Some guy's blog
Responding to a question on Stack Overflow http://stackoverflow.com/questions/42020173/savetocassandra-is-there-any-ordering-in-which-the-rows-are-written/42031425#42031425
To paraphrase the question: “I have two records which should arrive in order, but the last one is overwritten by the first. Does saveToCassandra respect RDD order?”
Within a single task execution is deterministic but that may not be the ordering you are expecting. There are two things to think about here.
Probably not. This should only really matter if your data is really spread out in the RDD. If entries for a particular Cassandra Partition are spread amongst multiple Spark Partitions then the order of Spark Execution could mess up your upsert. Consider
Spark Partition 1 has Record A Spark Partition 2 has Record B Both Spark Partitions have work start simultaneously, but Record B is reached before Record A.
But I think this is unlikely the issue.
The issue you are running into is most likely the common: the order of statements in my batch is not respected. The core of this issue is that all statements within a Cassandra batch are executed “simultaneously.” This means that if there are conflicts for any
Primary Key there needs to be a conflict resolution. In these cases Cassandra chooses the greater cell value for all conflicts. Since the connector is automatically batching together writes to the same partition key, you can end up with conflicts.
You can see this in your example, the larger value (PT0H9M30S) is kept and the smaller(PT0H10M0S) is discarded. The problem isn’t really the order, but the fact that the batching is occurring.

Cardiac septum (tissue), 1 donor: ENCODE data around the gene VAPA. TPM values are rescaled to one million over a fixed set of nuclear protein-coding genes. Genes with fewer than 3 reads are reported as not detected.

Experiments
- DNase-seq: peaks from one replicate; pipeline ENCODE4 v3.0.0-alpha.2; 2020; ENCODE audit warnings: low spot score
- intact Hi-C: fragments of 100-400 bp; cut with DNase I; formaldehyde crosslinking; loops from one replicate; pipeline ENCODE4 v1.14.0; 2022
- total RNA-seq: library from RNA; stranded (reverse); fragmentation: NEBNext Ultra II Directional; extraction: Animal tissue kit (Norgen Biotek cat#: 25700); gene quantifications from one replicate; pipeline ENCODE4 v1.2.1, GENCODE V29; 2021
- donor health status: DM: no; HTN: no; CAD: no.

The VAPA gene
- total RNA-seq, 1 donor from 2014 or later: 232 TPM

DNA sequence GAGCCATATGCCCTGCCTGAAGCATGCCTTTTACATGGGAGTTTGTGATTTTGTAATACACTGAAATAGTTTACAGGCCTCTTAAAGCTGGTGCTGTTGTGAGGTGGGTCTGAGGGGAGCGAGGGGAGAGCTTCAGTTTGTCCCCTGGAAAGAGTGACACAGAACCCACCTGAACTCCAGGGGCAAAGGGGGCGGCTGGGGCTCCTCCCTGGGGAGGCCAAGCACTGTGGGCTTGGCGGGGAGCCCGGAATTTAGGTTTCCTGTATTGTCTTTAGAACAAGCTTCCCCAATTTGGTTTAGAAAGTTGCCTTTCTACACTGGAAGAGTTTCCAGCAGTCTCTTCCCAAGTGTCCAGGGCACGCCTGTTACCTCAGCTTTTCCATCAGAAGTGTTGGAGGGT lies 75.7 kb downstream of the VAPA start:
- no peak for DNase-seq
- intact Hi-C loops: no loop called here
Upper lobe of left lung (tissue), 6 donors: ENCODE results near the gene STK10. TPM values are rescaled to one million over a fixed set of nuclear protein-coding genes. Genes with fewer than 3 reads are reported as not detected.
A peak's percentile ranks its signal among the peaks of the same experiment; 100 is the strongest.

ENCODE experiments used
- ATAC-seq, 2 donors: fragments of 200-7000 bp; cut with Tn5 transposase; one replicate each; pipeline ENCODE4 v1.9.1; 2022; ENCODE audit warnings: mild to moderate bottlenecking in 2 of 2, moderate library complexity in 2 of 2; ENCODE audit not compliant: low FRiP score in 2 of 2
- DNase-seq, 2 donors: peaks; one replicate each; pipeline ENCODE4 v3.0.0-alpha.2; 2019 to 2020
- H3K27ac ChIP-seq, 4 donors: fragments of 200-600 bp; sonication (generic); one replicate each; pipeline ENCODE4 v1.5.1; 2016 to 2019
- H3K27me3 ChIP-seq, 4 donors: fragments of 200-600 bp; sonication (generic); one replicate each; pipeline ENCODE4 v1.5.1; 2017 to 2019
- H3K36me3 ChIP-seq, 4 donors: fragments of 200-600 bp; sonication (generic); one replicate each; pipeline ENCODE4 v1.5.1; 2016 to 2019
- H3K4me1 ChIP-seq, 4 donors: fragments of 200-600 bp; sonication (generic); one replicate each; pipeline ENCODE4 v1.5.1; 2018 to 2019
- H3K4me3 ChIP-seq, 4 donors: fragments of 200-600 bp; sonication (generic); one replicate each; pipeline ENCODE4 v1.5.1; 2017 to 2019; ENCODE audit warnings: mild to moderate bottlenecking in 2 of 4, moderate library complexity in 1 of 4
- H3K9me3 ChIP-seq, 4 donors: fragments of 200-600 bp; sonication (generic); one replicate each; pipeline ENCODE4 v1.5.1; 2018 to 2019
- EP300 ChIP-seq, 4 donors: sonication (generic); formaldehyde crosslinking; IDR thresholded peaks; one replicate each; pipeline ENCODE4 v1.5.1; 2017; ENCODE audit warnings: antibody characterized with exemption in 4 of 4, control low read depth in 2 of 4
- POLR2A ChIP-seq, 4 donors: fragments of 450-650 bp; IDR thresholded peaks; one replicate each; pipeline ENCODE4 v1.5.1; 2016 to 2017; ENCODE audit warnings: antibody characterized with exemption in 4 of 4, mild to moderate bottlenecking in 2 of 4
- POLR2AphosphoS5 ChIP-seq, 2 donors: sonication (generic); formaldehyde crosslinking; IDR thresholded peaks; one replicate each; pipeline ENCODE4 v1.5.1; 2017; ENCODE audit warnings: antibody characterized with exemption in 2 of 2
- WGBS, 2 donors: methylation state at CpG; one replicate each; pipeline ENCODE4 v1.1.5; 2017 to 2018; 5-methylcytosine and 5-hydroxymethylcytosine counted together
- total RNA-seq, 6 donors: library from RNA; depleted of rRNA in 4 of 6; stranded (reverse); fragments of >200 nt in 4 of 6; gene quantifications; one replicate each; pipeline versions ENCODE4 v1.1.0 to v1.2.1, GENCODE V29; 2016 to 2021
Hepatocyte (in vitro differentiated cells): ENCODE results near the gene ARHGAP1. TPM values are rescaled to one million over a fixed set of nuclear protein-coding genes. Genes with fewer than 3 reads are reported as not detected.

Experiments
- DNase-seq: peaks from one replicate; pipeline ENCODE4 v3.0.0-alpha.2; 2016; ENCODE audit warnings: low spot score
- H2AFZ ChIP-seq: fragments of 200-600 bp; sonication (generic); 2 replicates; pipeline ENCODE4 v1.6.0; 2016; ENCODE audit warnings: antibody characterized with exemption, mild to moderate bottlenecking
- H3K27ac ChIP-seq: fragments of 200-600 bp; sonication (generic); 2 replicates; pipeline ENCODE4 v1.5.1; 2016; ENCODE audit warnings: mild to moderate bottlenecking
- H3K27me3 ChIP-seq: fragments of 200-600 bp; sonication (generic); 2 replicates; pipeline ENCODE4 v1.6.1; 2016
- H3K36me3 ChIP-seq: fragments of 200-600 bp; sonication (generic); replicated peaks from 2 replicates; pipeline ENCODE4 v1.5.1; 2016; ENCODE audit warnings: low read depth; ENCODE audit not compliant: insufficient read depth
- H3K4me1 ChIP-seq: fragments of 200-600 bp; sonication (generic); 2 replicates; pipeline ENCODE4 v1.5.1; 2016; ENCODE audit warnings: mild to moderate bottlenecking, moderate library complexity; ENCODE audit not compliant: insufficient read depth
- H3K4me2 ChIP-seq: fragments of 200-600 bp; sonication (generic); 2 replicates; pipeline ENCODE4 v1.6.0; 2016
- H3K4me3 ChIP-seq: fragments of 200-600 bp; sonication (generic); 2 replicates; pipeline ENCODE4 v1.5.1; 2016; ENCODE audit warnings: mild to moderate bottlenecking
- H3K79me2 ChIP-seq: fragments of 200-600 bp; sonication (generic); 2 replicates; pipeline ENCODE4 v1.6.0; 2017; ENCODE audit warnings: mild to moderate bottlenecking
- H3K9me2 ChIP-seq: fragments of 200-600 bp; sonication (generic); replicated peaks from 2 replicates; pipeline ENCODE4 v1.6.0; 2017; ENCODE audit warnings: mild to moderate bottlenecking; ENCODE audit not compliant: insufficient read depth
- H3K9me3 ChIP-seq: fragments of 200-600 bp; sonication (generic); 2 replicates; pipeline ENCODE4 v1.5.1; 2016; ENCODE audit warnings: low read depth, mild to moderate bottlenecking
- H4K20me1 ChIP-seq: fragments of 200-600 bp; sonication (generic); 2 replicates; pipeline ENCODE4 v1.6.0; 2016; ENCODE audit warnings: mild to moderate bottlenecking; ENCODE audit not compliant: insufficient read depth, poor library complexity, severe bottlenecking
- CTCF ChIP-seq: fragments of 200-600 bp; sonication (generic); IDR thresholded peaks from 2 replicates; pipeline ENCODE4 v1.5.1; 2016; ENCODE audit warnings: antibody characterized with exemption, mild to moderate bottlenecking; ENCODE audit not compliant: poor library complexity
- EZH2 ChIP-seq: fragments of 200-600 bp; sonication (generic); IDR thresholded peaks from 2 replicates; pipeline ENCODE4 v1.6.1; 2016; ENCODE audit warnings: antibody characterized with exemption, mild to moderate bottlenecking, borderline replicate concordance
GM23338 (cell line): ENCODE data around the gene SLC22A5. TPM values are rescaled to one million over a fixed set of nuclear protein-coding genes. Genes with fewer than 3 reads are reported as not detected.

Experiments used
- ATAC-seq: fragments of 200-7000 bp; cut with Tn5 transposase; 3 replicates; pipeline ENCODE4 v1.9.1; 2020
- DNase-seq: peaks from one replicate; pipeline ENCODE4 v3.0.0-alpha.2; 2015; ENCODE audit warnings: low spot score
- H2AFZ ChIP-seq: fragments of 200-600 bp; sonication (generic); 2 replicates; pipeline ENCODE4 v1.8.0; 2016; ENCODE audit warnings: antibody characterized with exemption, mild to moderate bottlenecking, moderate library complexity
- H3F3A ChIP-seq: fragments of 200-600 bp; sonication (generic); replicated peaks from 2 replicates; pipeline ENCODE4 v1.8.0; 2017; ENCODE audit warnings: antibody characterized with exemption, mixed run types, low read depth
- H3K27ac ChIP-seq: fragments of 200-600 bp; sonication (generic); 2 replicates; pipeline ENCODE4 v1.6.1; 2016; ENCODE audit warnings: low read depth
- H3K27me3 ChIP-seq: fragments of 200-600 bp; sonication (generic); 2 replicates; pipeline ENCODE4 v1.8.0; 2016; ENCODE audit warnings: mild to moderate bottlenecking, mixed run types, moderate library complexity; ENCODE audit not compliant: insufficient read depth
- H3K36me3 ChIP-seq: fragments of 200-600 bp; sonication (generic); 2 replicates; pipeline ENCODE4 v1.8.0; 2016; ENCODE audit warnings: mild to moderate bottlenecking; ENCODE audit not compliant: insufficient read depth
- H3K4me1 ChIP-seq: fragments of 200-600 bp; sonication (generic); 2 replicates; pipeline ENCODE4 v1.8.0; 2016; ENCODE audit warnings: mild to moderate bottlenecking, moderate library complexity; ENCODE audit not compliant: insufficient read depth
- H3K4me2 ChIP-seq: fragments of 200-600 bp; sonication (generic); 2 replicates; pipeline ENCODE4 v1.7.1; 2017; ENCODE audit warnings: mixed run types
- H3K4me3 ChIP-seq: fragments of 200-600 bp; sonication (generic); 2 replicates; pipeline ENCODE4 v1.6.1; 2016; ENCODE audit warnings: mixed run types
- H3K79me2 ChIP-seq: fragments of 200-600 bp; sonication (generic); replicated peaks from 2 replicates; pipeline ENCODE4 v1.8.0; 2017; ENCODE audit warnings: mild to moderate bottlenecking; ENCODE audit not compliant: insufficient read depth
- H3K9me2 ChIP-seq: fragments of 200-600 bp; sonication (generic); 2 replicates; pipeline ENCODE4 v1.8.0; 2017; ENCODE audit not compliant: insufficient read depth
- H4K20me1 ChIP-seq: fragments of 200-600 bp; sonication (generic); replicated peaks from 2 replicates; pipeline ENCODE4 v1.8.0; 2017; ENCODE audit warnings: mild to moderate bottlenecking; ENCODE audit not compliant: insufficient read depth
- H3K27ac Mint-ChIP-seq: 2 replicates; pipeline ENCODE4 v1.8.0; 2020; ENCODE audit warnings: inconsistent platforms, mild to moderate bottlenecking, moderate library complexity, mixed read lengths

Very carefully. There are a few approaches I would consider taking.
The best option would be to not do upserts based on time. If you have multiple entries for a
PRIMARY_KEY but only want the last one, do the reduction in Spark prior to hitting Cassandra. Removing your unwanted entries before you try to write will save time and load on your Cassandra cluster. Otherwise you are using Cassandra as a rather expensive de-duping machine.
A much worse option would be to just disable the batching in the Spark Cassandra Connector. This will hurt performance but will fix the issue if you only care about the order within Spark Partitions. This will still cause conflicts if you have multiple Spark Partitions because you cannot control their order of execution.
State is bad. Order is bad. Design your system to be idempotent if at all possible. If there are multiple records and you know which ones matter, remove the ones that don’t before you get to a distributed LWW system.